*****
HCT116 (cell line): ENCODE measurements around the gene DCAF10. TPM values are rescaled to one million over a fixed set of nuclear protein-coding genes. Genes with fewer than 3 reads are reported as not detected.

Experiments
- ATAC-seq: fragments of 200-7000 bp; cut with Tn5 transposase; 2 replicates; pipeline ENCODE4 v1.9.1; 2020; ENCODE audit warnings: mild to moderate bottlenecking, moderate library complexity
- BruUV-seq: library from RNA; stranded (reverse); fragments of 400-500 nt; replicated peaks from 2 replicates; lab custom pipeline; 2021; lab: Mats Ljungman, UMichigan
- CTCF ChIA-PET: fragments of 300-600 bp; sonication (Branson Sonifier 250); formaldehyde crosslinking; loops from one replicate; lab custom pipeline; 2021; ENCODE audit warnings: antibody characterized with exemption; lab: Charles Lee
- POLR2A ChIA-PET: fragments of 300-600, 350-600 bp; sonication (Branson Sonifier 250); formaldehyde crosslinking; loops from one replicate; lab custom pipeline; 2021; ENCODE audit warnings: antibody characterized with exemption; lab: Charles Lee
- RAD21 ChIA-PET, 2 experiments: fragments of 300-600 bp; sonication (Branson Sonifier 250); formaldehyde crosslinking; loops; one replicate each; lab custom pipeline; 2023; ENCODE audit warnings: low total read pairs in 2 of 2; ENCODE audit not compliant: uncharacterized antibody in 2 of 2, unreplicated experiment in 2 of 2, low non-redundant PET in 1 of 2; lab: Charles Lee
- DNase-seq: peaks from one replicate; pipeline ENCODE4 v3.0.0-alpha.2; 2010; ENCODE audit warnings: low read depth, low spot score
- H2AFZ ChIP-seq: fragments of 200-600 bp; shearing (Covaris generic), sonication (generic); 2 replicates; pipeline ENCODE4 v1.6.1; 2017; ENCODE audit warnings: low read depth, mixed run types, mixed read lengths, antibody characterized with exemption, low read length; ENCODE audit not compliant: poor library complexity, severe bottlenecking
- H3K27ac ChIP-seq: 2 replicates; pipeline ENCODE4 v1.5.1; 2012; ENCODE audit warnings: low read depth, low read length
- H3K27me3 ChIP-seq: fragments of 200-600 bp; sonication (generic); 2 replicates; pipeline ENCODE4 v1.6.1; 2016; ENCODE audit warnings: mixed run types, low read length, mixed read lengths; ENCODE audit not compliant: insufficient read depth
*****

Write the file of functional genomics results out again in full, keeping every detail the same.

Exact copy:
HCT116 (cell line): ENCODE measurements around the gene DCAF10. TPM values are rescaled to one million over a fixed set of nuclear protein-coding genes. Genes with fewer than 3 reads are reported as not detected.

Experiments
- ATAC-seq: fragments of 200-7000 bp; cut with Tn5 transposase; 2 replicates; pipeline ENCODE4 v1.9.1; 2020; ENCODE audit warnings: mild to moderate bottlenecking, moderate library complexity
- BruUV-seq: library from RNA; stranded (reverse); fragments of 400-500 nt; replicated peaks from 2 replicates; lab custom pipeline; 2021; lab: Mats Ljungman, UMichigan
- CTCF ChIA-PET: fragments of 300-600 bp; sonication (Branson Sonifier 250); formaldehyde crosslinking; loops from one replicate; lab custom pipeline; 2021; ENCODE audit warnings: antibody characterized with exemption; lab: Charles Lee
- POLR2A ChIA-PET: fragments of 300-600, 350-600 bp; sonication (Branson Sonifier 250); formaldehyde crosslinking; loops from one replicate; lab custom pipeline; 2021; ENCODE audit warnings: antibody characterized with exemption; lab: Charles Lee
- RAD21 ChIA-PET, 2 experiments: fragments of 300-600 bp; sonication (Branson Sonifier 250); formaldehyde crosslinking; loops; one replicate each; lab custom pipeline; 2023; ENCODE audit warnings: low total read pairs in 2 of 2; ENCODE audit not compliant: uncharacterized antibody in 2 of 2, unreplicated experiment in 2 of 2, low non-redundant PET in 1 of 2; lab: Charles Lee
- DNase-seq: peaks from one replicate; pipeline ENCODE4 v3.0.0-alpha.2; 2010; ENCODE audit warnings: low read depth, low spot score
- H2AFZ ChIP-seq: fragments of 200-600 bp; shearing (Covaris generic), sonication (generic); 2 replicates; pipeline ENCODE4 v1.6.1; 2017; ENCODE audit warnings: low read depth, mixed run types, mixed read lengths, antibody characterized with exemption, low read length; ENCODE audit not compliant: poor library complexity, severe bottlenecking
- H3K27ac ChIP-seq: 2 replicates; pipeline ENCODE4 v1.5.1; 2012; ENCODE audit warnings: low read depth, low read length
- H3K27me3 ChIP-seq: fragments of 200-600 bp; sonication (generic); 2 replicates; pipeline ENCODE4 v1.6.1; 2016; ENCODE audit warnings: mixed run types, low read length, mixed read lengths; ENCODE audit not compliant: insufficient read depth